Research shows that high-quality, early learning through Pre-K better prepares children for kindergarten, increases test scores, and results in higher graduation rates and college attendance. So, why is access to affordable, quality Pre-K not a priority in Forsyth County? Well, now IT IS, thanks to the efforts of The Pre-K Priority, a collaborative of over 80 local early childhood education leaders and advocates.
In 2020, The Pre-K Priority launched a community awareness and education effort funded by the Kate B. Reynolds Charitable Trust to better inform families and the community about the importance of Pre-K for every four-year-old. The Trust also commissioned a Pre-K feasibility study by Forsyth Futures, which underscored key community concerns including affordability and access. As part of the survey, nearly two out of every three families responded that there were not enough available high-quality Pre-K slots. Rising costs were another issue.
Thanks to the Forsyth County Board of Commissioners, The Pre-K Priority will receive its first public funds in support of local Pre-K classrooms and educators. At their September 22nd meeting, the Commissioners approved a $3.7 million ARPA (American Rescue Plan Act) grant request to Smart Start of Forsyth County on behalf of The Pre-K Priority for a two-year project supporting 30 Pre-K classrooms and educators with specific high-quality resources and supports that are currently limited or nonexistent. The project will impact 540 Pre-K students and their families in addition to 60 Pre-K educators.
“Smart Start of Forsyth County is proud to administer the approved grant funding on behalf of The Pre-K Priority initiative and the multiple local partners involved. We thank the Board of Commissioners for its investment in the children of Forsyth County,” said Dr. Louis Finney, President & CEO of Smart Start of Forsyth County.
The two-year project will involve several organizations in Forsyth County that are part of The Pre-K Priority, including Smart Start of Forsyth County, Family Services of Forsyth County, Winston-Salem/Forsyth County Schools (WS/FCS), Child Care Resource Center, Latino Community Services and Forsyth Futures.
“It’s vital that every four-year-old in our county have access to high-quality, affordable Pre-K if we want to realize the educational and economic goals we’ve set for our community. These children are the future of our community, and we need to give them the best start in life possible,” said Traci Ross, CEO of Family Services of Forsyth County. Family Services has convened The Pre-K Priority since the collaborative was established in 2015 and runs the local Head Start program. Head Start has open enrollment for Pre-K (and other programs) year-round for qualifying families.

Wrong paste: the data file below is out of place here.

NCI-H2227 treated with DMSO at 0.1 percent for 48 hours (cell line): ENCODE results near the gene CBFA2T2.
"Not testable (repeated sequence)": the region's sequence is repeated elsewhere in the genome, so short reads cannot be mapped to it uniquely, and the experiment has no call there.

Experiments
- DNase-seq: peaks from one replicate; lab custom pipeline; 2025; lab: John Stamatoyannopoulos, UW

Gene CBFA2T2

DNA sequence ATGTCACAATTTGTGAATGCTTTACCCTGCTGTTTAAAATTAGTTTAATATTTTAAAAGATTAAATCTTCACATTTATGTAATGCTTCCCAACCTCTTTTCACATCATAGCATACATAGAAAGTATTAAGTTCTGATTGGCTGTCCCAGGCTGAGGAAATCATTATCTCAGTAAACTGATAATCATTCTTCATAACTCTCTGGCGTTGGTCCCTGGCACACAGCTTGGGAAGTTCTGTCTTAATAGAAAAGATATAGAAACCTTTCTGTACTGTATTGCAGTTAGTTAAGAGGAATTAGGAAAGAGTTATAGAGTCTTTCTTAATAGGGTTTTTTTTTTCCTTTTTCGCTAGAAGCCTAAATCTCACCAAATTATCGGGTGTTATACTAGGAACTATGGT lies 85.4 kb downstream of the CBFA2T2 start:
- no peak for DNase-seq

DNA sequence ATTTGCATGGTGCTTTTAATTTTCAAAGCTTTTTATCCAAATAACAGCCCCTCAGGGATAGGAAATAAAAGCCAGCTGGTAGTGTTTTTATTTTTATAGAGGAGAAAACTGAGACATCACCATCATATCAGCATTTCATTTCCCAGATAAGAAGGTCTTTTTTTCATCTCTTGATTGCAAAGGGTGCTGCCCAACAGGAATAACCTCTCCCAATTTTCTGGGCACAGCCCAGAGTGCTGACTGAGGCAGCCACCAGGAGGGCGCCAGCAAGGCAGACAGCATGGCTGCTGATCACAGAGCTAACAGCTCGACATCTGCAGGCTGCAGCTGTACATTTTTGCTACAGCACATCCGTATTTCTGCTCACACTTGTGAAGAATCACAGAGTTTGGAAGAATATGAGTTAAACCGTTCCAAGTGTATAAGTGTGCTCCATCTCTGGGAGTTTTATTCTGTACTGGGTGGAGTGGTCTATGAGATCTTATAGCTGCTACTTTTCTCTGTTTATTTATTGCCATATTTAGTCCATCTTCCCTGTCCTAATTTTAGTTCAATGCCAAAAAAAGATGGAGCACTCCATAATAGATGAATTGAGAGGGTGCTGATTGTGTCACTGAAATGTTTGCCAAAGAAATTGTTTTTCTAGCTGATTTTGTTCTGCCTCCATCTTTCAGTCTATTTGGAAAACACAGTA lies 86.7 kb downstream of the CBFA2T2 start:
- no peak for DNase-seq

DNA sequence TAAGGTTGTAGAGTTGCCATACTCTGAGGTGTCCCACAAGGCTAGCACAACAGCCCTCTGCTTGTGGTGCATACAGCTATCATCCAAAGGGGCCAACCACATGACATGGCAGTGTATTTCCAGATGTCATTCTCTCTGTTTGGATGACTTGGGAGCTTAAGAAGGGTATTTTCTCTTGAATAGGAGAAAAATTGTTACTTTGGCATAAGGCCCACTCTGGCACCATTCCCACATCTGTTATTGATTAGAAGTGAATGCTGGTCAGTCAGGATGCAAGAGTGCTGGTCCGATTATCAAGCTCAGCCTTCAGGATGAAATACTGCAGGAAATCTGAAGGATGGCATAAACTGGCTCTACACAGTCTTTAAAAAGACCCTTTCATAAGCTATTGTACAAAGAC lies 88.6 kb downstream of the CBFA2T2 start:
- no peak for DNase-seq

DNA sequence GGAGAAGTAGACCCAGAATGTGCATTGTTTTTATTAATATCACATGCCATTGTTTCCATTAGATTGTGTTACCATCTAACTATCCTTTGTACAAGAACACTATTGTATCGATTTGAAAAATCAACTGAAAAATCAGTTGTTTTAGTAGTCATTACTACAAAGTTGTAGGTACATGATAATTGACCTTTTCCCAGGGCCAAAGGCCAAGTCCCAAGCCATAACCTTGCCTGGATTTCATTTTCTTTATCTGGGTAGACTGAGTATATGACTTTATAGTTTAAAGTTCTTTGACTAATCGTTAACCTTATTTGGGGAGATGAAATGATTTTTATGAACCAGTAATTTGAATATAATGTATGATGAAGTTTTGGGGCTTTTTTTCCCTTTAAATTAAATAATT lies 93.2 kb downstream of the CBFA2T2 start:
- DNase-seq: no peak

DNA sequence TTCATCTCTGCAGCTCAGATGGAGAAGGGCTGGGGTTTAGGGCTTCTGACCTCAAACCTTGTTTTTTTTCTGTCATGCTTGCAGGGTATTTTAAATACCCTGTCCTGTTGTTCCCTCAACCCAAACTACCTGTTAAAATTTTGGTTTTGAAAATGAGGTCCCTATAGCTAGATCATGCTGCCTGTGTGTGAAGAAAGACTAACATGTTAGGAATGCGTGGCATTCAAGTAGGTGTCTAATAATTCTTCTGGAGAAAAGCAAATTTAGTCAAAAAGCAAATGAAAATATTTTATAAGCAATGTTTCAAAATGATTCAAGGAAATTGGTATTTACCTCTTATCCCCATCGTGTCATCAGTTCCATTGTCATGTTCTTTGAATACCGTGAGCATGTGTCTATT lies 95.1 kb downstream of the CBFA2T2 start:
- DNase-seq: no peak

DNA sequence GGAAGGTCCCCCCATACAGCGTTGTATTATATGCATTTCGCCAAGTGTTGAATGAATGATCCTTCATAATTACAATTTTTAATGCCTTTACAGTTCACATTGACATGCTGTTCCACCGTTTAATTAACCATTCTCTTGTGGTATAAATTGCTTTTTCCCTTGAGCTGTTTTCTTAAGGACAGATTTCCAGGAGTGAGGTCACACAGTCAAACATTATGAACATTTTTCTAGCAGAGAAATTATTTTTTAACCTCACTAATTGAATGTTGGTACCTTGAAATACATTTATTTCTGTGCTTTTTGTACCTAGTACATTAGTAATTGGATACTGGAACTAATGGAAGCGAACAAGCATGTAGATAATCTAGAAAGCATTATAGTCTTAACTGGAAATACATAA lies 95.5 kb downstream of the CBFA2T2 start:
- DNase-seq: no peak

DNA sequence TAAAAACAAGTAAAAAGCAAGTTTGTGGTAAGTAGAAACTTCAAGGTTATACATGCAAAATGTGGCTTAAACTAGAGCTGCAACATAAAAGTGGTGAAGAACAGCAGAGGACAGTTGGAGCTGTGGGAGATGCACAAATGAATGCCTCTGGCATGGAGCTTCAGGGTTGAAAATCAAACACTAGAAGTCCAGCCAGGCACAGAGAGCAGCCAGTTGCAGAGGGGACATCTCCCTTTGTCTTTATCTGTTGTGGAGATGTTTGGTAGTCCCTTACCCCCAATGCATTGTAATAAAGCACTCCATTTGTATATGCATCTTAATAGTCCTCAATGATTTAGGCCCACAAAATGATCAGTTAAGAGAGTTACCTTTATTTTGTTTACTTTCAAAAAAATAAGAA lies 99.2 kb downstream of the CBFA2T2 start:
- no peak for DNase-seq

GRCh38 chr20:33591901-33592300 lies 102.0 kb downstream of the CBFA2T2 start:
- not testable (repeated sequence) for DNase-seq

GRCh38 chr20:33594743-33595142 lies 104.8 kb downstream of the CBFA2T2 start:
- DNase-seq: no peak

The Pre-K Priority outlined six primary outcomes to improve Forsyth County’s Pre-K system that the collaborative expects to achieve with the ARPA funding:
- establish a high-quality Pre-K foundation using the project’s model cohort of 30 Pre-K classrooms and educators;
- address barriers within the Pre-K landscape and set standards for future expansion;
- maximize the unique strengths and collaborative effectiveness of Forsyth County’s early childhood education partners;
- invest in the development and retention of Pre-K educators through coaching, technical assistance and salary parity within the project’s 30-classroom cohort to help inform scaling those aspects across the full Pre-K landscape;
- support parents and families of the cohort using evidence-based programs and engaging Family Advocates/Specialists; and
- track outcomes, monitor fidelity of implementation and develop an integrated data system to connect early childhood education networks in the community.
More than 2,700 children attend Pre-K in Forsyth County, including those who participate in the NC Pre-K Program, in the Family Services Head Start program, in WS/FCS classrooms and in private community child care centers. The project’s model cohort will represent this varied landscape with classrooms located in licensed, private/independent child care businesses, Head Start, WS/FCS and community child care centers who participate in the NC Pre-K Program.
Over the last year, the Forsyth County Early Childhood Education Task Force partnered with The Pre-K Priority to develop and adopt 19 recommendations to serve as a roadmap for structuring an accessible, equitable, high-quality Pre-K system. This fall, the Task Force will issue a final report outlining the series of recommendations for expanding high-quality Pre-K in Forsyth County, reflecting much of what will be piloted in the two-year program funded by the ARPA grant.
“Pre-K can be a community game changer, especially as we strive to achieve educational equity, but it will take a significant investment of local dollars to make this a reality. Receiving this grant is a major step and we look forward to demonstrating the value of high-quality Pre-K with this two-year project,” said Dr. Finney.
Forsyth County will now join a growing list of counties across North Carolina who invest local dollars in expanding access to high-quality Pre-K, including Mecklenburg, Buncombe, Durham, and Wake.
For more information on the work of The Pre-K Priority as well as Pre-K options in our community, please visit www.PreKPriority.org or on Facebook at @PreKPriority.